Are the Schools Accredited or Certified ? Very few truck driving schools in the Tucker AR area are accredited because of the rigorous process and cost to the schools. On the other hand, certification is more typical and is provided by the Professional Truck Driver Institute (PTDI). A school is not obligated to become certified, but there are several advantages. Interested students know that the training will be of the highest caliber, and that they will get plenty of driving time. For example, PTDI requires 44 hours of real driving time, not ride-alongs or simulations. So if a school’s program is certified (the program, not the school is certified), students know that the training and curriculum will comply with the very high standards set by PTDI.
How Long in Operation? One indicator to help evaluate the quality of a truck driver school is how long it has been in business. A poorly rated or a fly by night school typically will not stay in business very long, so longevity is a plus. Having said that, even the top Tucker AR schools had to start from their first day of training, so consider it as one of several qualifiers. You can also ask what the school’s history is pertaining to successful licensing and job placement of its graduates. If a school won’t share those numbers, look elsewhere. The schools should also have associations with regional and national trucking firms. Having numerous contacts not only confirms a superior reputation within the industry, but also boosts their job assistance program for students. It also wouldn’t hurt to contact the Arkansas licensing department to make sure that the CDL trucking schools you are researching are in good standing.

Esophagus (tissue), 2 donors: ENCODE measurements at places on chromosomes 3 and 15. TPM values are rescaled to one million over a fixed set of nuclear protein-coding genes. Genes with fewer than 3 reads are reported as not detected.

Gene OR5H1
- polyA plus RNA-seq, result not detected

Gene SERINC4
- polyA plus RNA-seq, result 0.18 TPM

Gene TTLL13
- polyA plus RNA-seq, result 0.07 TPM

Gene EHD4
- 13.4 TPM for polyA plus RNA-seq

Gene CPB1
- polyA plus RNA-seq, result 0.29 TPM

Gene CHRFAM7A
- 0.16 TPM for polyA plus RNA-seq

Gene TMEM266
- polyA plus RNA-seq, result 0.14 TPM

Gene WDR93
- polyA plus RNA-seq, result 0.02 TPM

How Effective is the Training? As a minimum requirement, the schools must be licensed in Arkansas and hire teachers that are trained and experienced. We will discuss more about the instructors in the next section. Also, the student to instructor ratio should be no greater than 4 to 1. If it’s any higher, then students will not be getting the personalized attention they will need. This is particularly true regarding the one-on-one instruction for behind the wheel training. And be critical of any school that professes it can teach you to drive trucks in a relatively short time frame. Learning to be an operator and to drive a tractor trailer professionally requires time. The majority of Tucker AR schools offer training courses that range from 3 weeks to as long as 2 months, based on the class of license or kind of vehicle.
How Experienced are the Teachers? As previously mentioned, it’s important that the teachers are qualified to teach driving techniques and experienced as both instructors and drivers. Even though several states have minimum driving time prerequisites to be certified as an instructor, the more professional driving experience an instructor has the better. It’s also crucial that the teachers stay up to date with industry developments or any new regulations or changes in existing laws. Evaluating instructors may be a bit more subjective than other criteria, and perhaps the best method is to check out the school and speak with the teachers in person. You can also speak with a few of the students going through the training and ask if they are happy with the quality of instruction and the teacher’s qualification to train them.